We lost our son Adam to suicide in 2011. During his final days, he tried to assure us of his love. But he was in great distress. He was agitated and desperate and emotional. How could he possibly grasp what his death would mean to his family?
We had experienced loss before and had grieved but suicide grief is completely different. It is personal. For a father to lose a son to suicide is heartbreaking. Parents want the best for their children. They want them to prosper and live fulfilling lives. Suicide smashes any hopes and dreams you may have harbored. It is brutal.
When her mother died Nikki Gemmel received many letters from readers. One letter, from a mother, particularly resonated with her. She says,
“I tried to take my life with an overdose after the birth of my third child, with postnatal depression. The reason people suicide is simply that the suffering’s so great that you cannot bear it another minute. It’s as simple as that. You don’t think about the devastating effect it’s going to have on your loved ones because of the level of suffering you’re in…you don’t think of how it will hurt your loved ones, perhaps for life…”
Goodnight Mister Tom, written by Michelle Magorian is a historical fiction novel. Yet the themes of love and loss, happiness and sadness, friendship and separation are universal and timeless.
Young William Beech is evacuated to the country as Britain stands on the brink of the Second World War. His harsh and vindictive mother remains in London. William is sent to live with Tom Oakley, a sad and reclusive widower, who lives in the shadow of his own grief. Tom sees William as bruised, a child with physical and emotional scars.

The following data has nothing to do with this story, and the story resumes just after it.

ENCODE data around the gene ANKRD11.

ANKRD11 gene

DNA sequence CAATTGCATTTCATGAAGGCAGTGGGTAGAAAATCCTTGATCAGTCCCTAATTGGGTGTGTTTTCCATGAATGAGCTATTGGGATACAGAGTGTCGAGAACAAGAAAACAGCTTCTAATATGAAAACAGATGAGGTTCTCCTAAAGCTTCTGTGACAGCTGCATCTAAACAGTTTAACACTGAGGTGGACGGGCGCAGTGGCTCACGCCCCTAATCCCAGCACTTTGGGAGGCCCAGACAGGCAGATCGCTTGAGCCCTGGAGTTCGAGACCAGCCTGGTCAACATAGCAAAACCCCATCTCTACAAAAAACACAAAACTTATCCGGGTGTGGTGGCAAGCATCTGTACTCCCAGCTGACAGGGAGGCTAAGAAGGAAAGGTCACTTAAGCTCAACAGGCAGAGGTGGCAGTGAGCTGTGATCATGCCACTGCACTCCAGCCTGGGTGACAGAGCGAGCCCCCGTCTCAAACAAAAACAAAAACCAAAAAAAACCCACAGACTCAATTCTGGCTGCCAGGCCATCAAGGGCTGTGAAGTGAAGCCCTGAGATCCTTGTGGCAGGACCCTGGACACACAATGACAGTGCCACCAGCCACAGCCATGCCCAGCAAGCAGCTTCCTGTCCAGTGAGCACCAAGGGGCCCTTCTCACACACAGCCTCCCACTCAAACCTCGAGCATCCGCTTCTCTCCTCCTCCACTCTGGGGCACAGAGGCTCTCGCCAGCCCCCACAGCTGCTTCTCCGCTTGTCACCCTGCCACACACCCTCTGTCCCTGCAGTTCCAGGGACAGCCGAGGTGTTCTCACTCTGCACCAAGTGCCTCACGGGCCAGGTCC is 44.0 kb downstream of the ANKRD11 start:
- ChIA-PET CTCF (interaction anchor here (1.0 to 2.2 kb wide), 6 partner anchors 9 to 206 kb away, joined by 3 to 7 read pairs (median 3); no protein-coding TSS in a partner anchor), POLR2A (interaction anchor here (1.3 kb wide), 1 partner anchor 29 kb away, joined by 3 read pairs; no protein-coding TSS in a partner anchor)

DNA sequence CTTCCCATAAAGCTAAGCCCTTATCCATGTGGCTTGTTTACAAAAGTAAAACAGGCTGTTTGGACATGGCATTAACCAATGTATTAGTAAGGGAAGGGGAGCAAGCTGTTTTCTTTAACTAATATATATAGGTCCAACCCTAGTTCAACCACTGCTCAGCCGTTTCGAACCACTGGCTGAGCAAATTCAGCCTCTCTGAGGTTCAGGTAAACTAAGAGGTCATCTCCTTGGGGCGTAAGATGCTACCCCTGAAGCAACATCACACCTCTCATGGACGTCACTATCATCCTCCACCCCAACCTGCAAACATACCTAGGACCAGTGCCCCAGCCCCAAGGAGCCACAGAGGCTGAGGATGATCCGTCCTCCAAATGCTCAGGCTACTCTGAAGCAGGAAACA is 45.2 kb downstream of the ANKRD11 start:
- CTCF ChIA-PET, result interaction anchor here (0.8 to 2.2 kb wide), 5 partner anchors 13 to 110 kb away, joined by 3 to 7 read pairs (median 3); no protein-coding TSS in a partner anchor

William prospers under Tom’s love and care but must return to London when his mother tells him she is ill. William finds his mother unchanged but he has a new baby sister. In a fit of madness William’s mother locks him and his little sister in a closet and leaves indefinitely.
Tom is concerned for William and travels to London only to discover the gruesome reality. He finds William beaten, sick, and clinging to his dead infant sister. Tom removes William from the terrors of London and takes him back to the country. William’s recovery is slow due to the trauma he has experienced.
As the story progresses we learn that William’s mother takes her life. It is a tragedy, an unwanted end to a troubled life. We are not told the cause of her mental instability. It is reasonable to suggest she saw her life as a failure and lacked the emotional strength to care for her children. The equation is simple. If she ends her life her children won’t survive. So she abandons them.
It illustrates the point we are making, that people who are under considerable stress and emotional turmoil are unable to think their way through a situation rationally. Their mind is in overdrive. Their thoughts unhinged.
People with a mental illness are not capable of understanding or processing how their actions will impact on others. Their behaviour is not going to be altered by their sense of how others will cope.